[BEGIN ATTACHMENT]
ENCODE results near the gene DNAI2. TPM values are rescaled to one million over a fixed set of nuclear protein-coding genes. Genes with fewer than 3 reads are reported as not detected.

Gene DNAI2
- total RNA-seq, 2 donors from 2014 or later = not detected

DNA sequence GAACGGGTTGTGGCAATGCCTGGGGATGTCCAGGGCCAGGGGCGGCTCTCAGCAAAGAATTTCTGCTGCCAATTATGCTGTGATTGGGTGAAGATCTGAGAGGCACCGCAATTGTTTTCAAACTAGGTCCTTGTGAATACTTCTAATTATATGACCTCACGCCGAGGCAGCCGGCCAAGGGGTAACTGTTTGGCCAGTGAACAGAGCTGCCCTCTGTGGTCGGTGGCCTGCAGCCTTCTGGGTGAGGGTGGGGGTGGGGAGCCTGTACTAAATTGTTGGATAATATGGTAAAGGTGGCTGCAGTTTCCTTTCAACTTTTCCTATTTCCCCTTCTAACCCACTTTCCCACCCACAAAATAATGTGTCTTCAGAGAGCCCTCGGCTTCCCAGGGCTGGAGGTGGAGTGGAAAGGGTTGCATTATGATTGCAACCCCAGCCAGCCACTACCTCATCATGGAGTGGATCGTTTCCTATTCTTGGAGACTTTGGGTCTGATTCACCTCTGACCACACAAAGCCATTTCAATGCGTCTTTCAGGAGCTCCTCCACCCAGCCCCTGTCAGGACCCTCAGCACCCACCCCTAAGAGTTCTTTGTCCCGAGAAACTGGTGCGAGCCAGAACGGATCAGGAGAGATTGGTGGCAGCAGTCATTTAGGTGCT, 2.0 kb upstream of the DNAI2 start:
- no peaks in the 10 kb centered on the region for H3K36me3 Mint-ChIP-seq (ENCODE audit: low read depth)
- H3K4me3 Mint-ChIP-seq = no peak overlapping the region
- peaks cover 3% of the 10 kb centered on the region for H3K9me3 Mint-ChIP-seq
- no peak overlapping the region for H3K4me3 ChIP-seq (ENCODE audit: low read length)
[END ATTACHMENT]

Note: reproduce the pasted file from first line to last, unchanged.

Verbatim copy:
ENCODE results near the gene DNAI2. TPM values are rescaled to one million over a fixed set of nuclear protein-coding genes. Genes with fewer than 3 reads are reported as not detected.

Gene DNAI2
- total RNA-seq, 2 donors from 2014 or later = not detected

DNA sequence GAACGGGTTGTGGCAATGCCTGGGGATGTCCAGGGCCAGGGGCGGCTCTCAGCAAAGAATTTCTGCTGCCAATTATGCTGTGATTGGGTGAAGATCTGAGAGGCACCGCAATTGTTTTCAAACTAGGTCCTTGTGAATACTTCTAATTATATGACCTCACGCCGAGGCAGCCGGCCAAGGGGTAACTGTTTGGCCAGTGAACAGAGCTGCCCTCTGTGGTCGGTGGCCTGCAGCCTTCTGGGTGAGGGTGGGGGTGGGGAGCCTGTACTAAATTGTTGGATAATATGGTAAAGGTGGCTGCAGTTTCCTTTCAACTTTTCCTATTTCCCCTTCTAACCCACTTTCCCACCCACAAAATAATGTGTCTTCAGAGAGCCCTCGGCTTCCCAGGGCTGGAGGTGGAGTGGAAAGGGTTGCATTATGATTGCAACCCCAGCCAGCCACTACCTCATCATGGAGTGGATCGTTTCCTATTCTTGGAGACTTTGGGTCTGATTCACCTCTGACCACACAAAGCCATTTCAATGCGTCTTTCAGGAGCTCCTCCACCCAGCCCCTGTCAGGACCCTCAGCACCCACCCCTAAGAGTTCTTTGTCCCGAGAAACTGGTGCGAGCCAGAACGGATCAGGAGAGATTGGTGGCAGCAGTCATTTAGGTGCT, 2.0 kb upstream of the DNAI2 start:
- no peaks in the 10 kb centered on the region for H3K36me3 Mint-ChIP-seq (ENCODE audit: low read depth)
- H3K4me3 Mint-ChIP-seq = no peak overlapping the region
- peaks cover 3% of the 10 kb centered on the region for H3K9me3 Mint-ChIP-seq
- no peak overlapping the region for H3K4me3 ChIP-seq (ENCODE audit: low read length)